A southeastern North Dakota town narrowly escaped tragedy when a train carrying crude oil derailed and exploded nearby, the mayor said Tuesday, calling for changes in how the fuel is transported across the U.S. No one was hurt in Monday’s derailment of the mile-long train that sent a great fireball and plumes of black smoke skyward about a mile from the small town of Casselton. Most residents heeded a recommendation to evacuate their homes as strong winds blew potentially hazardous, acrid smoke toward the town overnight. The fire had been so intense as darkness fell that investigators couldn’t get close enough to count the number of burning cars. The National Transportation Safety Board launched an investigation.

Earthquakes

Iran State TV says a magnitude 5.5 earthquake has killed one person and injured 30 in a small town in southern Iran. It says the quake struck early Thursday morning in the town of Bastak, about 750 miles south of the capital, Tehran. It says many of the town buildings were damaged and that rescue workers were on the scene. Sixteen of the injured remain in hospital while fourteen have been released after assistance. It also reported several aftershocks in the region of about 50,000 residents.

Weather

A massive winter storm pounded the Northeast early Friday with heavy winds and driving snow, shutting down Boston’s airport, and prompting cancellations of thousands of flights as well as state emergency declarations in New York and New Jersey. The onslaught was forecast to continue Friday with more heavy snow, howling winds and bitterly cold temperatures. The National Weather Service said 21 inches of snow had fallen in Boxford, just north of Boston. Parts of Upstate New York had 18 inches. Six inches of snow had fallen on Central Park by 7 a.m. and it was 10 degrees in New York City. At least 15 deaths were blamed on the storm as it swept across the nation’s eastern half.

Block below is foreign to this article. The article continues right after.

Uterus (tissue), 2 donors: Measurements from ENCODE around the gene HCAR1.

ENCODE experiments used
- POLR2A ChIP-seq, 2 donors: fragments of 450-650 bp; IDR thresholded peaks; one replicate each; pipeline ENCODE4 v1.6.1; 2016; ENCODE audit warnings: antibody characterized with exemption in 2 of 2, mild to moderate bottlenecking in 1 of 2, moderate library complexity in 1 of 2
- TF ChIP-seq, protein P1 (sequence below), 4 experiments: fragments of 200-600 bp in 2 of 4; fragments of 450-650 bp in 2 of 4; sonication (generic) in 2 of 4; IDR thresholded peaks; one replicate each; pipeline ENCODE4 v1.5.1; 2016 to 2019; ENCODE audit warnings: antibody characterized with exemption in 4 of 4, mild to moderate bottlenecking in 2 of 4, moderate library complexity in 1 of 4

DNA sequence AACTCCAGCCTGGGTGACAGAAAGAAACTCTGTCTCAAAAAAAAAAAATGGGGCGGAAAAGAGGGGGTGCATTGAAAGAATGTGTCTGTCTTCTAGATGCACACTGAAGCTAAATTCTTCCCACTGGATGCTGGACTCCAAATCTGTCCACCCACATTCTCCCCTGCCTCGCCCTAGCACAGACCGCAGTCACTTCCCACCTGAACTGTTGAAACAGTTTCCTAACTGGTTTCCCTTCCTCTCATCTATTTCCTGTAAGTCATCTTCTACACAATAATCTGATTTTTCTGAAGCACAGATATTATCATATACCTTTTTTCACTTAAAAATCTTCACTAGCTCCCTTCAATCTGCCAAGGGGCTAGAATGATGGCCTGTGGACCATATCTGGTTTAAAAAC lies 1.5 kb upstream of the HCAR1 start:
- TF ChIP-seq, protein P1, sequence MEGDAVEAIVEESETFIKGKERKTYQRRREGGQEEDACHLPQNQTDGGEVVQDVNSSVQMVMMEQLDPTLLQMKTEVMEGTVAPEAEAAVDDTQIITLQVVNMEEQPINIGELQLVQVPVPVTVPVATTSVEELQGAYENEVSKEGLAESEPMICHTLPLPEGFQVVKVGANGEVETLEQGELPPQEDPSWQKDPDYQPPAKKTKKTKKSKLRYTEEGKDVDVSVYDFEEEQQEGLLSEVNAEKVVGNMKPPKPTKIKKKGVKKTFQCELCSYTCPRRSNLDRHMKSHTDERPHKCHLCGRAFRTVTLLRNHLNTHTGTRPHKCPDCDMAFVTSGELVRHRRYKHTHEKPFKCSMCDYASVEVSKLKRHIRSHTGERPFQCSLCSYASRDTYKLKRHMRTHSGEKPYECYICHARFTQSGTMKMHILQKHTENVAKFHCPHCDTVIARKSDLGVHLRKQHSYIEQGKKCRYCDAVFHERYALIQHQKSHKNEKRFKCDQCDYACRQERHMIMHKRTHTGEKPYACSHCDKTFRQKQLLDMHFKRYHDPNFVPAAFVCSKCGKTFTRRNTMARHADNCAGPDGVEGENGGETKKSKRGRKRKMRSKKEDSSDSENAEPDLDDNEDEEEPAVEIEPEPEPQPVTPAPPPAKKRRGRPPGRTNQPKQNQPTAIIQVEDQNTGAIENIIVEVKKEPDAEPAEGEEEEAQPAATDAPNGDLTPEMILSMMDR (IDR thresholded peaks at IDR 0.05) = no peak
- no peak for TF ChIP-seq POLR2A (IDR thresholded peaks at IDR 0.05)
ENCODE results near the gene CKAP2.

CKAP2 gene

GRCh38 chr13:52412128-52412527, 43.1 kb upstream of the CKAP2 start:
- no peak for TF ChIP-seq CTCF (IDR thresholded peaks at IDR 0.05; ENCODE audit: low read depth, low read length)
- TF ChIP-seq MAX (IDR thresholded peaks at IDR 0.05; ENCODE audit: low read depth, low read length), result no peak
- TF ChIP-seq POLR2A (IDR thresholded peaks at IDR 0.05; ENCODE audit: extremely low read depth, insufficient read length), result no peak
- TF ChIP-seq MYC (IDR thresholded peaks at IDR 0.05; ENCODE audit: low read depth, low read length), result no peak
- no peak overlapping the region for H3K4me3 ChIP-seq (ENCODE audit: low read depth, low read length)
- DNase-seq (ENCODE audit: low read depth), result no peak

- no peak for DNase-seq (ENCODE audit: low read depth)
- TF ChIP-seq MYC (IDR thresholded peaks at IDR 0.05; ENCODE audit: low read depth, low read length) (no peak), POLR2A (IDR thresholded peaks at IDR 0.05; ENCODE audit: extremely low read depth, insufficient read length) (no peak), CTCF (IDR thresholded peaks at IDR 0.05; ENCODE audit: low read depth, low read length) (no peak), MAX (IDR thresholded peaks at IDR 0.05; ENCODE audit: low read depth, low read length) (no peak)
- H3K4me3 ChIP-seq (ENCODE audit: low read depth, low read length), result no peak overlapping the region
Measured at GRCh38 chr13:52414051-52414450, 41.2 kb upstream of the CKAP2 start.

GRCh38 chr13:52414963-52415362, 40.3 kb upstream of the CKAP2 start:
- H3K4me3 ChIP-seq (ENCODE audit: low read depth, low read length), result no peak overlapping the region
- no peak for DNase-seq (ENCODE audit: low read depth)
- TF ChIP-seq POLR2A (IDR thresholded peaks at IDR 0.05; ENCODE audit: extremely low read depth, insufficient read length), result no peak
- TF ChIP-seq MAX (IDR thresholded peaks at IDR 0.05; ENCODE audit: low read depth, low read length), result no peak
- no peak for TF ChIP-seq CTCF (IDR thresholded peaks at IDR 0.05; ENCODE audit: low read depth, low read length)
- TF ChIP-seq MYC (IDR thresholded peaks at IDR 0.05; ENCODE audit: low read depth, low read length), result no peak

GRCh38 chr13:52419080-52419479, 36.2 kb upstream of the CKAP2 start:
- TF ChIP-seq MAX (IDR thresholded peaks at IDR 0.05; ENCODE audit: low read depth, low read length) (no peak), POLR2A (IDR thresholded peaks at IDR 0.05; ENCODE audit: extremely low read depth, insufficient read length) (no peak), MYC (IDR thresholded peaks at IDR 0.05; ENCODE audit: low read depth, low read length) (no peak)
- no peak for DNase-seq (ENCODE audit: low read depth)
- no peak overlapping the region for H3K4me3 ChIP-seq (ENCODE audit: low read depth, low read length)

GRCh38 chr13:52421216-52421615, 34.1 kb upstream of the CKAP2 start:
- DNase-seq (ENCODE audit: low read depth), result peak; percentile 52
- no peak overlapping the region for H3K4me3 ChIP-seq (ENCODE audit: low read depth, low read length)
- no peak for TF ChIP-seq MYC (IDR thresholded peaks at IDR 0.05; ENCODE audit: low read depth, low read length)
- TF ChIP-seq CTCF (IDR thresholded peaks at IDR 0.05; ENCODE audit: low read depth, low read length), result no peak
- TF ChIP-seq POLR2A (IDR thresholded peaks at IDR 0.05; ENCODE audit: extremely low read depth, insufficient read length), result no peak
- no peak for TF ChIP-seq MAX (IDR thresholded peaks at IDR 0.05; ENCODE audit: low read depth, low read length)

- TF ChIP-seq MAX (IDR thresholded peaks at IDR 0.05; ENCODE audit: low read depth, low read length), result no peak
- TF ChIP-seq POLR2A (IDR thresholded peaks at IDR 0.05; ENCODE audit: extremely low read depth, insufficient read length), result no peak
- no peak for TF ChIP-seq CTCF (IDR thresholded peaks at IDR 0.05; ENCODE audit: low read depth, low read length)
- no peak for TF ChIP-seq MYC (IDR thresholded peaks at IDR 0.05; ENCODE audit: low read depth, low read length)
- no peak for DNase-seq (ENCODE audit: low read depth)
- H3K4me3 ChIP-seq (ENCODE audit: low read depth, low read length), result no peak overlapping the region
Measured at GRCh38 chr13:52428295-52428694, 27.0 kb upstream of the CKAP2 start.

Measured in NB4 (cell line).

Nationwide the arctic air was affecting 22 states and on Thursday more than 3,000 flights were cancelled because of the weather and over 10,000 flights were delayed. The worst weather is expected along coastal New England and on Long Island, where blizzard warnings are in effect until late Friday. Looking ahead, one of coldest Arctic outbreaks in the past two decades is ready to plunge into the nation’s Midwest, while also sweeping its shivering air into the East and South.

Areas of Britain on Friday were bracing for severe flooding and what Environment Secretary Owen Paterson called “exceptional weather” that may last through the weekend. The Environment Agency issued nearly two dozen severe flood warnings as strong winds and heavy rain combined with higher than normal tides to present what the government agency says is a “danger to life” in parts of the southwest and Wales. Hundreds of lower-level warnings are also in place across the United Kingdom, with the Devon and Cornwall coasts thought to be particularly at risk of severe flooding.